California DUI Collision Kills 6, Woman Charged with Murder


If you happened to turn on the news last week, chances are that you saw some coverage of a DUI crash that led to the death of six people.

New mother, Olivia Carolee Culbreath, 21, of Fontana, was having a night out with her sister Maya Louise Culbreath, 24 of Rialto and her friend, Kristin Melissa Young, 21, of Chino on the night of February, 8th.

Authorities said that Culbreath was traveling in excess of 100 mph when she inappropriately merged onto the 60 freeway going the wrong way and right in to oncoming traffic. At 4:45 a.m. on February 9th, Culbreath’s 2013 Chevy Camaro collided head on into a 1998 Ford Explorer carrying a Los Angeles area family.

Both of Culbreath’s passengers were killed. The driver and passengers of the Ford Explorer were killed and later identified by the Los Angeles County Coroner as Gregorio Mejia-Martinez, 47, Leticia Ibarra, 42, Jessica Jasmine Mejia, 20, and Ester Delgado, an elderly woman believed to be at least 80 years old. The passenger of a third vehicle, which was behind the Explorer, was injured. Culbreath, herself, suffered serious injuries including a ruptured bladder and remains hospitalized in the jail ward at Los Angeles County USC Medical Center.

The California Highway Patrol said officers had found “alcoholic beverage evidence” at the crash scene and arrested her for suspicion of felony drunken driving and felony manslaughter.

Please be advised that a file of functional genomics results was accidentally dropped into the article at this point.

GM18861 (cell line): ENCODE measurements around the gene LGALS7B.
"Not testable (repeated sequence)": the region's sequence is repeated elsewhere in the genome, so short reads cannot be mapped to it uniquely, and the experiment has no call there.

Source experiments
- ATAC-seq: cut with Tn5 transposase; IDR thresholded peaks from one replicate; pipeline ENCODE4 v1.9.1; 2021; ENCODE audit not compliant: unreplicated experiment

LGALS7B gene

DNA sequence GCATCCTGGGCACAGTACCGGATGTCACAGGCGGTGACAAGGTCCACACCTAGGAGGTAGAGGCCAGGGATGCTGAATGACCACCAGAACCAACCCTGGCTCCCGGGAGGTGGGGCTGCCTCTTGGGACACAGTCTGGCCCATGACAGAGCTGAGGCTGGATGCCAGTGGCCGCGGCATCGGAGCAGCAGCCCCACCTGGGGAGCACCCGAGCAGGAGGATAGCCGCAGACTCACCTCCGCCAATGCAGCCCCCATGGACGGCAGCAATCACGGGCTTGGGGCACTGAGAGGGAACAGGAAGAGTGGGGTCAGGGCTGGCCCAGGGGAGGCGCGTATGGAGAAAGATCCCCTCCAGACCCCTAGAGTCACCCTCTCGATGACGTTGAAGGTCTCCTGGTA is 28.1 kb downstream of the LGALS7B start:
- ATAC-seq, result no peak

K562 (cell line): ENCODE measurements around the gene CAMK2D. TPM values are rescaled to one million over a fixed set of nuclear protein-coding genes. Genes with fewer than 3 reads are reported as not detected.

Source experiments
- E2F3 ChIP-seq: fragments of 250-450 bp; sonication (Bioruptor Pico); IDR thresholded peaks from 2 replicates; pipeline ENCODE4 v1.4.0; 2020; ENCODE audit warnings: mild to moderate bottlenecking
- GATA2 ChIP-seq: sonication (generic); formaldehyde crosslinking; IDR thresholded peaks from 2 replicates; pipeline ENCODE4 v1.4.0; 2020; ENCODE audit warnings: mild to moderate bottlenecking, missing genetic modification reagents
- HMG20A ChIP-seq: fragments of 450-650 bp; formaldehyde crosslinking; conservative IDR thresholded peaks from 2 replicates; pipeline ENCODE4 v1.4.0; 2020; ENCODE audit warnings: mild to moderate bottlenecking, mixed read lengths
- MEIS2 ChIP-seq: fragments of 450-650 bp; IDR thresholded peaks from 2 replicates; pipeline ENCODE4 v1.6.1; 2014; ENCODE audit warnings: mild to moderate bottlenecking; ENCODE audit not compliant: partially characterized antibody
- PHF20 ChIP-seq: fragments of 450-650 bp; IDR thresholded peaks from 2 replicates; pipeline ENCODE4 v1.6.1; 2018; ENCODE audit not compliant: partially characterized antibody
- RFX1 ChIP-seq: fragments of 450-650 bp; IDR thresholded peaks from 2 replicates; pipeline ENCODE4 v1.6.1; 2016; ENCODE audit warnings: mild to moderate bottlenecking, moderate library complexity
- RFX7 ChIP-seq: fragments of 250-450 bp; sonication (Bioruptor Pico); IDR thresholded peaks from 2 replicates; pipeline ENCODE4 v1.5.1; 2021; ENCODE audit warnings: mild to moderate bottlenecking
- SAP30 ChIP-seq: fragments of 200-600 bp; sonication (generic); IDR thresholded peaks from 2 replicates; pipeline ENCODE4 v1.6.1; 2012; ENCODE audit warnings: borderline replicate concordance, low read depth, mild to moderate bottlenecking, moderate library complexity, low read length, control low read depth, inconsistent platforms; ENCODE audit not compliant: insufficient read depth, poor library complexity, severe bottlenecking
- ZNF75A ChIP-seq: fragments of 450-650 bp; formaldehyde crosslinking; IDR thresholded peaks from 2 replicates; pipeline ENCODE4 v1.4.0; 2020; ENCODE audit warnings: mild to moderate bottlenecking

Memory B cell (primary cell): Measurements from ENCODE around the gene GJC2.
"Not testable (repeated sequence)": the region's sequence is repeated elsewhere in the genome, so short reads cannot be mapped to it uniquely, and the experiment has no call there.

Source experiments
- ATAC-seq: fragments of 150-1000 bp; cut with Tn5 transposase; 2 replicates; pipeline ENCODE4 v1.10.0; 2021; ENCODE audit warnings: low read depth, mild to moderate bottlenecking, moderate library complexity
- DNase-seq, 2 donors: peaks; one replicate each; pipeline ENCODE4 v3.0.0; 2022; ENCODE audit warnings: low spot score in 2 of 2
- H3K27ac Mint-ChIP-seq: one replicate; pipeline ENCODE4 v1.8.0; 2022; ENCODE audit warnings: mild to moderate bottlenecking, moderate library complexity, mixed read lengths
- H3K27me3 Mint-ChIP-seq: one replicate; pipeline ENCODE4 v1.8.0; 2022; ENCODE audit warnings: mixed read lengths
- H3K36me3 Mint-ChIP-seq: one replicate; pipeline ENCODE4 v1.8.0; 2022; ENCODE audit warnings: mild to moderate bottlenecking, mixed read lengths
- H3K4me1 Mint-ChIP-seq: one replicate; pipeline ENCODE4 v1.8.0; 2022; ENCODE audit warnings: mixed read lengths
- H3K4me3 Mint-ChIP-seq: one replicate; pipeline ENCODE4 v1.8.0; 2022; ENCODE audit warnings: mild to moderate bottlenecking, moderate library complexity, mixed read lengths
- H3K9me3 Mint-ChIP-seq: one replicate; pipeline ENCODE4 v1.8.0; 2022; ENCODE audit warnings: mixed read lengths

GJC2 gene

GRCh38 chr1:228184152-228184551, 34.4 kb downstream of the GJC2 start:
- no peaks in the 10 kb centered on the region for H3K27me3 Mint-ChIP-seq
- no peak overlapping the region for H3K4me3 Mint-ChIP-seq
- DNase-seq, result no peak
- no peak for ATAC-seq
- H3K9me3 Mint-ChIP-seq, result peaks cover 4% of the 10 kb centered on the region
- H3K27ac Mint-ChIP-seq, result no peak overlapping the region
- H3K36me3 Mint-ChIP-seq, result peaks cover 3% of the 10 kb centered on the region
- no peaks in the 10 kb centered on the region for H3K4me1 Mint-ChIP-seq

Culbreath was charged with six counts of second-degree murder when it was discovered that when Culbreath was 17, she was convicted of drunk driving in San Bernardino County. California DMV records show that restrictions on Culbreath’s license were lifted just days before the accident.

California law allows prosecutors to charge murder in fatal DUI accidents when a person has been previously convicted of a DUI. The theory is that when someone is convicted of a DUI in California, they are expressly advised of the dangers of driving drunk both by the court (via a “Watson” admonition) and through the mandatory DUI classes. When a person knows that they can kill someone while driving drunk, they “knowing acted with conscious disregard for that fact.”

If convicted, Culbreath faces possible life in prison. She is currently being held on a $6 million bail. It is unclear when Culbreath will be arraigned due to her injuries.

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